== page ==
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Tarantula Venom Tapped for New Kind of Painkiller

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The Peruvian green velvet tarantula, whose venom shows promise as an inhibitor of the reception and transmission of pain. Image credit: Tarantuland via Flickr // CC BY-NC 2.0

Most of us fear venomous creatures like spiders and scorpions for good reason—venom delivered straight from the source can cause life-threatening reactions and death. However, within venoms themselves are potentially therapeutic peptides that have been shown to block some pain receptors in mice and humans. This new class of painkillers could be the first real breakthrough in treating drug-resistant chronic pain without addictive side effects.

New research recently presented at the Biophysical Society’s 60th Annual Meeting in Los Angeles revealed the mode of action of the venom derived from the Peruvian green velvet tarantula, Thrixopelma pruriens, which is considered especially potent to inhibit the reception and transmission of pain through voltage-gated sodium channels, such as NaV 1.7, 1.8, and 1.9.

The tarantula venom, called Pro-Tx II, was first identified at Yale in 2014, after culling 100 other spider venoms, for its potential in dulling pain-sensing neurons. “We set out to understand if the cell membrane itself is important in the peptides’ mode of action,” Sonia Troeira Henriques, senior research officer at the University of Queensland Institute for Molecular Bioscience, tells mental_floss.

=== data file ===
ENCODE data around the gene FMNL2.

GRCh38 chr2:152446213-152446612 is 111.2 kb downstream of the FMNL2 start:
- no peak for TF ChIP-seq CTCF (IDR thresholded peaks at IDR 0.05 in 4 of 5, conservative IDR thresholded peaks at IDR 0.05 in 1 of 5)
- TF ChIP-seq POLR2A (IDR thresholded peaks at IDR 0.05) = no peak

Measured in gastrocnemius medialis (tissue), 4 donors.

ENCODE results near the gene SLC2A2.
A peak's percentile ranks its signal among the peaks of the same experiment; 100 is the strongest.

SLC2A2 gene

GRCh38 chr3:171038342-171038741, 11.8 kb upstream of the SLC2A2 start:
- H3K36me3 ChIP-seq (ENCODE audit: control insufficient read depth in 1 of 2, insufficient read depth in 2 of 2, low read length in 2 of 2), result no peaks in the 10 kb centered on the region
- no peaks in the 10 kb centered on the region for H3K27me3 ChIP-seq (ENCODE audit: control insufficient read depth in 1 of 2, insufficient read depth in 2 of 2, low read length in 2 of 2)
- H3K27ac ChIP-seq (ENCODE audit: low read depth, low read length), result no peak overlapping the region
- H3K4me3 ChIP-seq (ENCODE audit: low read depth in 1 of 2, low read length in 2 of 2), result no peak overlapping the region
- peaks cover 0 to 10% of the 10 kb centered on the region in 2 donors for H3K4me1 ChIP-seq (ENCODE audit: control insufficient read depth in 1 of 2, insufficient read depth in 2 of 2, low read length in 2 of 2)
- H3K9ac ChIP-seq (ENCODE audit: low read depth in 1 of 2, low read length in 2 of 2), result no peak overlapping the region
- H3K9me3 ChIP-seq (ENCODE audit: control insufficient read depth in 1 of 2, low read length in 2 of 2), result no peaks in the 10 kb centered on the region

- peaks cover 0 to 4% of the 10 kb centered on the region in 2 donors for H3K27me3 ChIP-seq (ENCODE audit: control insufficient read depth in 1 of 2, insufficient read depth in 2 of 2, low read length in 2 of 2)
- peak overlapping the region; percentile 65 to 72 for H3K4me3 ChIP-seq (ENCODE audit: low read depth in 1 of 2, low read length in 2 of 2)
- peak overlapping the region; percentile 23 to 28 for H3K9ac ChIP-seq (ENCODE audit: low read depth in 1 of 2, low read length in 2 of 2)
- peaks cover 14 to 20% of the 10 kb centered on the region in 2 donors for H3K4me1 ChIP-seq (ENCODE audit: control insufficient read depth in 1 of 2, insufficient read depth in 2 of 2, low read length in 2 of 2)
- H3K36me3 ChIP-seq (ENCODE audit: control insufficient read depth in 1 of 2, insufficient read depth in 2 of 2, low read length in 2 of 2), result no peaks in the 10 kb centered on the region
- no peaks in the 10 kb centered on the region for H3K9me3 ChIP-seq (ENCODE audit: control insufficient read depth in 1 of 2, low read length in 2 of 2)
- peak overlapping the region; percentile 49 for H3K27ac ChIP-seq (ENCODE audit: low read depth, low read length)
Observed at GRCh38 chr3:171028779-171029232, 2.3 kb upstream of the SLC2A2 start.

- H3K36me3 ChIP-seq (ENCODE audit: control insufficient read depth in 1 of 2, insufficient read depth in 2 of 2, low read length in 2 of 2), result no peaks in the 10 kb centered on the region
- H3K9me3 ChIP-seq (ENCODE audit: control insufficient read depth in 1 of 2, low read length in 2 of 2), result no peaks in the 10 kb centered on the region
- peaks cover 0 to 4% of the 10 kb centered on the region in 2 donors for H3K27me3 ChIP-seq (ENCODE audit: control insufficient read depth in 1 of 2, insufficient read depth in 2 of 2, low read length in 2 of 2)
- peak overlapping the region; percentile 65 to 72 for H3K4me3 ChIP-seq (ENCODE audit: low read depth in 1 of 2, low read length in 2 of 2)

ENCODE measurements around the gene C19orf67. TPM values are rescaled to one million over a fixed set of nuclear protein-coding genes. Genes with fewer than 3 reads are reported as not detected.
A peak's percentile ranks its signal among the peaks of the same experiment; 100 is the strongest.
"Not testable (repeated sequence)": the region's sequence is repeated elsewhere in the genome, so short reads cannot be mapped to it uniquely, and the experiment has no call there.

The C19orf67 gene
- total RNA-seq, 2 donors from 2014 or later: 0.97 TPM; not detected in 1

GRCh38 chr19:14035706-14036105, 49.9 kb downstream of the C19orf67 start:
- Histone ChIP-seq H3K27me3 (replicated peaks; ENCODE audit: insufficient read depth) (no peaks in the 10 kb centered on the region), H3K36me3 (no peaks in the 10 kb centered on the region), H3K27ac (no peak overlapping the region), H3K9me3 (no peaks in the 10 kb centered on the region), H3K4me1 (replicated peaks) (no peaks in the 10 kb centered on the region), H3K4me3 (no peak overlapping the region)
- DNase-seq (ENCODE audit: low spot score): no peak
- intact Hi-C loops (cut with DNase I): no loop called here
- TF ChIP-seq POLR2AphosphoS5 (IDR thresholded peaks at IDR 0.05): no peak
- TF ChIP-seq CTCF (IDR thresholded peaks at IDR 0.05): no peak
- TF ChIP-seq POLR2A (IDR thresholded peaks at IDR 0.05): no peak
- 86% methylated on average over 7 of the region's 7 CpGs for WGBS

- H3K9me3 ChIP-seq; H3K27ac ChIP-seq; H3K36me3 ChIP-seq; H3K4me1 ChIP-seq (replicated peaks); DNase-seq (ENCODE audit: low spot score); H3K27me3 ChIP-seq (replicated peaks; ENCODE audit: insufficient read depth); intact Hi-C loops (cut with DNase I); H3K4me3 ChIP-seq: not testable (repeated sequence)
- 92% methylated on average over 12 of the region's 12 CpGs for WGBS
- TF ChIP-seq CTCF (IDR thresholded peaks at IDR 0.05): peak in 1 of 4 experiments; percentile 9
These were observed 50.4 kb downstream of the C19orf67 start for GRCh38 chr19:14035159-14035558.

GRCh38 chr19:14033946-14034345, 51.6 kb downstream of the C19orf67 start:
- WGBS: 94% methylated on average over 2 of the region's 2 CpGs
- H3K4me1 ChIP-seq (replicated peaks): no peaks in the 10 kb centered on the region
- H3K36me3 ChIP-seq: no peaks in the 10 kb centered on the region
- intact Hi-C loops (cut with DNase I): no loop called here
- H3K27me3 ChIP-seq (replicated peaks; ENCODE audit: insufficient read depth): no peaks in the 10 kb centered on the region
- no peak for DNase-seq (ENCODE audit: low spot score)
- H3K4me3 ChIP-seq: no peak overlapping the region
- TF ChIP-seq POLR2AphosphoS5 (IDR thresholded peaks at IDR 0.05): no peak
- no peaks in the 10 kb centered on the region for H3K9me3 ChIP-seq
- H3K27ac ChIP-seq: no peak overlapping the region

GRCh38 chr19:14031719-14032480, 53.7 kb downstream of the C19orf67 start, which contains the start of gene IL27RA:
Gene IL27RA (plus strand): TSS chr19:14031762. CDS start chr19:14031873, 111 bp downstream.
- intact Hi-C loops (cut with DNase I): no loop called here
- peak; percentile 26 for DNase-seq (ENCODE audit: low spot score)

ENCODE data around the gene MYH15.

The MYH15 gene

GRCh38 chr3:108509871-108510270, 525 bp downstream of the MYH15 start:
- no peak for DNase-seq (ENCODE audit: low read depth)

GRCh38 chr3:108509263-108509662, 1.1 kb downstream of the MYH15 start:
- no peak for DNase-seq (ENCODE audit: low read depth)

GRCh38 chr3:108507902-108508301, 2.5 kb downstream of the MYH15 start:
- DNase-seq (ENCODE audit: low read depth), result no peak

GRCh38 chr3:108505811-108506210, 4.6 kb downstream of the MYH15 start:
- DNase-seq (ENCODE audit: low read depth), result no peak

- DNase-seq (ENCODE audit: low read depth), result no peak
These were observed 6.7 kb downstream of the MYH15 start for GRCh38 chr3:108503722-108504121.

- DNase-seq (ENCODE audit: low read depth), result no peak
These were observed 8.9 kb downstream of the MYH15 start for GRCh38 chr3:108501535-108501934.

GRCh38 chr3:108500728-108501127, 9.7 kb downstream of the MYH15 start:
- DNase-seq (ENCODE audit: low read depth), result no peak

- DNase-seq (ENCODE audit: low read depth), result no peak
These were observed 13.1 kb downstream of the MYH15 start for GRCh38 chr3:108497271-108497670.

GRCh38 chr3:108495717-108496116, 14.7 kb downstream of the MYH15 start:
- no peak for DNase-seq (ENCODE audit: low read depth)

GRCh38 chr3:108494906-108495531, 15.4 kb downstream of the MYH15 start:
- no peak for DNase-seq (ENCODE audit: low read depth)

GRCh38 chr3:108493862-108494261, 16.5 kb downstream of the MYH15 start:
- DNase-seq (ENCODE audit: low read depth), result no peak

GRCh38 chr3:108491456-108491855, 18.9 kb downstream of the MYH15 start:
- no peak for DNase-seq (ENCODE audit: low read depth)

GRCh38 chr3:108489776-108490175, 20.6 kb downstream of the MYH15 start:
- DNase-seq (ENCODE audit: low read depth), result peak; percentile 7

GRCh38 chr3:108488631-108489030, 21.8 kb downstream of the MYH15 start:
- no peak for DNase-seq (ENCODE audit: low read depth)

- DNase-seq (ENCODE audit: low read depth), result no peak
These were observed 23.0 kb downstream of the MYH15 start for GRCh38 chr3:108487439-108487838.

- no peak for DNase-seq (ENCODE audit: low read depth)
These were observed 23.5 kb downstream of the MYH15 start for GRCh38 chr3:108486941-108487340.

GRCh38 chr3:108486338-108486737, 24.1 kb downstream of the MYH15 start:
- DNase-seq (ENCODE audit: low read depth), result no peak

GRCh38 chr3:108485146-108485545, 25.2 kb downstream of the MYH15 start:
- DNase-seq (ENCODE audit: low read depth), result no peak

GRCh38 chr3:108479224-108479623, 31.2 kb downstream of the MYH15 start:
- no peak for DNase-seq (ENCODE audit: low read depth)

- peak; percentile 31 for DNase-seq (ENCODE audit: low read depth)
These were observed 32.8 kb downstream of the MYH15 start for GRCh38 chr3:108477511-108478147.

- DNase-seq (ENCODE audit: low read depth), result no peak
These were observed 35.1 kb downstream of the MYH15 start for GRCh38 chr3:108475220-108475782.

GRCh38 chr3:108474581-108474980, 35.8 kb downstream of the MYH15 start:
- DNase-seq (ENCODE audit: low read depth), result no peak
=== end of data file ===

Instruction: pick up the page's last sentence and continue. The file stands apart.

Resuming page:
Using lab-cultivated neuroblastoma cells, which were modified to express the NaV 1.7 pain receptor, researchers obtained a 3D view of the peptides’ structure under nuclear magnetic resonance (NMR) so they could closely observe how and if the toxin was binding to the cell membrane.

“What we found is that the cell membranes of neuronal cells attract the peptides to a close vicinity of pain target receptors and orient the peptides with the right position to bind to the target,” Henriques says. In other words, the peptides have the perfect chemical composition to bind to the phospholipid layer of the cell. Prior research had suggested that the peptides’ ability to bind to the lipid membrane might be responsible for inhibiting the NaV 1.7 pain receptor. “But we are the first one showing that correlation,” she says.

The NaV 1.7 pain channel is one of several subtypes in cell membranes responsible for controlling the ions that come and go from the cell. NaV 1.7 is expressed only in neuronal cells, but, says Henriques, “there are other channels of the same family expressed in the cardiac muscles. Because they are so similar we have to make sure the peptide we are working with is selective to the pain target and not the cardiac muscles, because if you inhibit cardiac muscles, the person won’t survive.”